Check out our Q&A with Diane Gould, Advocates president and CEO

“I have dedicated my career to supporting individuals with disabilities in community based settings,” Williams said. “I am looking forward to continuing my career at Advocates, where I can have an impact on the Massachusetts service-delivery system and, most importantly, the individuals and families it serves.”

Williams has extensive experience developing and directing programs and clinical services for people with disabilities and behavioral health needs. Prior to joining Advocates, she served as the senior director for disability and community services at the University of Massachusetts Medical School. She also previously served as program administrator at Worcester’s Kennedy-Donovan Center, overseeing home and community-based services.

Williams earned a master’s degree in social work from Boston University. She also holds a bachelor’s degree in recreation and parks management, with a concentration in therapeutic recreation and special populations, from California State University at Chico.

City, WRTA pilot public transit program for youths

In an effort to increase access to public transit for the city’s youth, the city of Worcester and Worcester Regional Transit Authority have partnered to develop the Worcester Youth Pass Program, called “The W”.

“The W” will pilot this summer with an eight-week pass running June 26-Aug. 19 that will allow unlimited rides to registered participants.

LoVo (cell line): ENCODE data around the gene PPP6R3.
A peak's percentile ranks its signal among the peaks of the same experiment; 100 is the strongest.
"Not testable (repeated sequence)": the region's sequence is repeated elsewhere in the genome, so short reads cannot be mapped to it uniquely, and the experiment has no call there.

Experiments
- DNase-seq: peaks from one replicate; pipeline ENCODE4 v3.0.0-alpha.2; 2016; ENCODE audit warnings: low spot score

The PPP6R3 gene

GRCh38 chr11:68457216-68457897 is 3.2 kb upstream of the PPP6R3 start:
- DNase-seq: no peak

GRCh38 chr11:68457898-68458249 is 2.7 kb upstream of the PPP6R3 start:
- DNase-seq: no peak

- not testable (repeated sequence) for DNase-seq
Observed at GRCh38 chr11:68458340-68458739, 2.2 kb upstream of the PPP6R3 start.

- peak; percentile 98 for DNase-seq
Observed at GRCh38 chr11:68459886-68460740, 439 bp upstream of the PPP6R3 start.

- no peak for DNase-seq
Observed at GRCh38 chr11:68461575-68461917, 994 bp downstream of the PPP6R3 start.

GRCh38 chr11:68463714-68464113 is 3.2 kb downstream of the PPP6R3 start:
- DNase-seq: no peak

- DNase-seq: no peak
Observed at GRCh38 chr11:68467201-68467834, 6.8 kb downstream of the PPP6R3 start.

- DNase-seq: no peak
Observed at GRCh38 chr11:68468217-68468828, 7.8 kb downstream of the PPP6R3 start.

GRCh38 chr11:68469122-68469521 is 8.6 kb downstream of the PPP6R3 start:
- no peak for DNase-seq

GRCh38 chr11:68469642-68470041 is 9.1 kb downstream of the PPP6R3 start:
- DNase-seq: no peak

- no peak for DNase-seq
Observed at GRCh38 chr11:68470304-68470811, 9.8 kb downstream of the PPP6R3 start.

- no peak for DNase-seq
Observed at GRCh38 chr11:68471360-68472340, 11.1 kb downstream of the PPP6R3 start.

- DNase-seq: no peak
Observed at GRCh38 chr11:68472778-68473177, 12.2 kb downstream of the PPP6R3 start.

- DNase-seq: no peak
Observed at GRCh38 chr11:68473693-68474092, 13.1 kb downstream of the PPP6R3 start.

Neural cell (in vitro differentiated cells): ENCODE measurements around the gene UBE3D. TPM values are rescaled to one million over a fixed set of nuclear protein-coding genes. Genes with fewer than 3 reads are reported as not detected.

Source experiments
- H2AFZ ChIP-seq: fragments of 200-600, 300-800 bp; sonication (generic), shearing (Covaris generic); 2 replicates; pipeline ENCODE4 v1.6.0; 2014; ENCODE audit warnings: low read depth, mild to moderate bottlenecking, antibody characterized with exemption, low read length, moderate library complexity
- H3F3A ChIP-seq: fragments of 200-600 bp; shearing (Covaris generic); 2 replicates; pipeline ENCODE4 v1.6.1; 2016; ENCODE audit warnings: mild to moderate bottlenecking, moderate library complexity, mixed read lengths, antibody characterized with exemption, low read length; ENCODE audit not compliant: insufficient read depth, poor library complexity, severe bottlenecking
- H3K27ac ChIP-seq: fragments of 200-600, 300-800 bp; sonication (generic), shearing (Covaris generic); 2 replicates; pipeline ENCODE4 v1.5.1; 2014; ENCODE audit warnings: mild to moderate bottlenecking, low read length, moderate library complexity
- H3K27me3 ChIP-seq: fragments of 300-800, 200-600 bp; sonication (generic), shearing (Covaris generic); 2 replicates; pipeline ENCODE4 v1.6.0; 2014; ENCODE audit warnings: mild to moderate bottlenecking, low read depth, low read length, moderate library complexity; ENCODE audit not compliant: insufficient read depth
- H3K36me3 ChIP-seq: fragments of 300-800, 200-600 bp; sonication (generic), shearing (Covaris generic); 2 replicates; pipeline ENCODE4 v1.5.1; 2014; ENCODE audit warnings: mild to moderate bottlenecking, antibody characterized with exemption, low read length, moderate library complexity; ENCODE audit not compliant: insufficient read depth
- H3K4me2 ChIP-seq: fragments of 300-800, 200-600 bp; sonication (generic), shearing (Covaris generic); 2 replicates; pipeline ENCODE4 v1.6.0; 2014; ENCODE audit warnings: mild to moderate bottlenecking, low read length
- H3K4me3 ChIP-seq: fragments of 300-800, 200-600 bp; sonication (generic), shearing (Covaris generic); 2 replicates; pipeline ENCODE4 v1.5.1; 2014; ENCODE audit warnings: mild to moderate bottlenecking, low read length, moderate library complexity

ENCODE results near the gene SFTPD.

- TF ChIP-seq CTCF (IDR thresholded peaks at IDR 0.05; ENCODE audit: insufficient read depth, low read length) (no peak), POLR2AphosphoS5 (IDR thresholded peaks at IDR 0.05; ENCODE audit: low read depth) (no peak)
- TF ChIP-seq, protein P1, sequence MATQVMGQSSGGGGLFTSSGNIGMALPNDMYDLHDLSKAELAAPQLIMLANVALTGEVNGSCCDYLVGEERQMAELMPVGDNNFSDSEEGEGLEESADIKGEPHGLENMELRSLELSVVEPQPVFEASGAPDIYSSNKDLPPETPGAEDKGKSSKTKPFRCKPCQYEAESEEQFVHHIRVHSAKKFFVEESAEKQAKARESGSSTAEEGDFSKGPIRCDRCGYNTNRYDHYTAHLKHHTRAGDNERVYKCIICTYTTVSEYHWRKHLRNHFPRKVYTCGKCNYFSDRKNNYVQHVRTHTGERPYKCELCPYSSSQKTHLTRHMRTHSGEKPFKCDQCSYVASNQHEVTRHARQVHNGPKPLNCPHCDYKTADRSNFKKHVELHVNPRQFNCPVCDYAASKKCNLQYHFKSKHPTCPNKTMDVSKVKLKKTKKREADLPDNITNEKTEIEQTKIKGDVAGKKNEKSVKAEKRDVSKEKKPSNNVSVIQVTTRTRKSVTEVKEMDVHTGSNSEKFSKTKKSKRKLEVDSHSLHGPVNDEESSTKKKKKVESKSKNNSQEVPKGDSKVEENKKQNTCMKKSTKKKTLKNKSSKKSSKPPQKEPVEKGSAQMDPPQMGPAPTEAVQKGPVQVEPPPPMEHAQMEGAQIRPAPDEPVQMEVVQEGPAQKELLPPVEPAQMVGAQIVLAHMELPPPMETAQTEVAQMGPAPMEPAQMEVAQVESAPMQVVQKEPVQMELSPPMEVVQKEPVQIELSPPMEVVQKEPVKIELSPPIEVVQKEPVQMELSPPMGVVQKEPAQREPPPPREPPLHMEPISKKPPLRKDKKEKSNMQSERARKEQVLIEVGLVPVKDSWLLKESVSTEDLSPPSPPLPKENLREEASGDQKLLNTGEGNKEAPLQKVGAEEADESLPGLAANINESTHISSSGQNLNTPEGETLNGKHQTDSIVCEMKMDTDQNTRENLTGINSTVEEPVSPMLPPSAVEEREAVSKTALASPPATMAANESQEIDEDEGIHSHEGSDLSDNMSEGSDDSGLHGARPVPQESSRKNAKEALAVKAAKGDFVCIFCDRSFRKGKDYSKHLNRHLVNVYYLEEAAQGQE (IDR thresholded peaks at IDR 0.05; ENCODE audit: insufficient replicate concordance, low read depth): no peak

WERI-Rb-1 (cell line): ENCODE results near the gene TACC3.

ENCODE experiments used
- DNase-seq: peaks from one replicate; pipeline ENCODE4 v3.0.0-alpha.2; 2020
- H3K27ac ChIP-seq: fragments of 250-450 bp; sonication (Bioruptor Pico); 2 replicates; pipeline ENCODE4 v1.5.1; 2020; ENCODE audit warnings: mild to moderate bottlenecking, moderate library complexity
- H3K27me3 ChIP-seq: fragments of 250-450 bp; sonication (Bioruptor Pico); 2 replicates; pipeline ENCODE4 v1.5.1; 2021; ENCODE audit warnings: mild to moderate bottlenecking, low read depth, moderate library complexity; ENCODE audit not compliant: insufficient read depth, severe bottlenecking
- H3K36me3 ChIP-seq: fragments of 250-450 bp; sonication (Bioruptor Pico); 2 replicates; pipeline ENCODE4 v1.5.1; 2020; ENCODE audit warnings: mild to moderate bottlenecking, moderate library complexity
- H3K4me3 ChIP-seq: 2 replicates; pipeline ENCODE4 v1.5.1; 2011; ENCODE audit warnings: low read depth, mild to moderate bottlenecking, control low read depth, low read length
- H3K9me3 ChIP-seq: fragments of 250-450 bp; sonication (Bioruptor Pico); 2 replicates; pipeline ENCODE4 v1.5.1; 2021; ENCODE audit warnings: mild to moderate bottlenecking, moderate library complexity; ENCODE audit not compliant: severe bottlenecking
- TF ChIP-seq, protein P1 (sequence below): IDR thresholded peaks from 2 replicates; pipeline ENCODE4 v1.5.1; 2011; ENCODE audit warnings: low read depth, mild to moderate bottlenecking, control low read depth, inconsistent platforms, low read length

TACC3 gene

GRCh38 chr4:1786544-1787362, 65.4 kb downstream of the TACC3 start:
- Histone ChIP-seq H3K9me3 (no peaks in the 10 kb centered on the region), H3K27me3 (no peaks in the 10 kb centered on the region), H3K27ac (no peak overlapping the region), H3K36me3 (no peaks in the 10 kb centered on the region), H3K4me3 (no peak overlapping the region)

The pass is valid from 9 a.m.-9 p.m. Mondays-Fridays for ages 8 to 24. The Worcester Division of Youth Opportunities will be managing the initiative and work with the WRTA on this pilot program.

Learn more or register by clicking here

Shrewsbury High graduate earns Reilly Scholarship

State Sen. Michael O. Moore, D-Millbury, recently attended the Shrewsbury School Committee meeting to present Jared Sarnie with the $500 scholarship named in memory of longtime Millbury-Sutton Chronicle columnist Tom Reilly, who passed away earlier this year.

Jared Sarnie

Courtesy Sen. Michael Moore

From left, Jon Wensky, Erin Canzano, Sen. Michael Moore, Jared Sarnie, Sandra Fryc, B. Dale Magee and Jason Palitsch.

Moore sponsored the scholarship opportunity for graduating high school seniors who reside in the Second Worcester District.

Sarnie, a recent graduate of Shrewsbury High School, submitted an essay that discussed budgetary cuts to the school district and their impact on theater department programs.

While he is not a member of the theater department, Sarnie wrote an essay that highlighted the importance of being an engaged member of the community as opposed to being a bystander when issues impact those around you. The essay also highlighted the importance of involving partners and stakeholders to help solve a problem.

“I appreciate Jared’s thoughtful reflection and recommendations about how to address an issue that impacts his peers,” Moore said.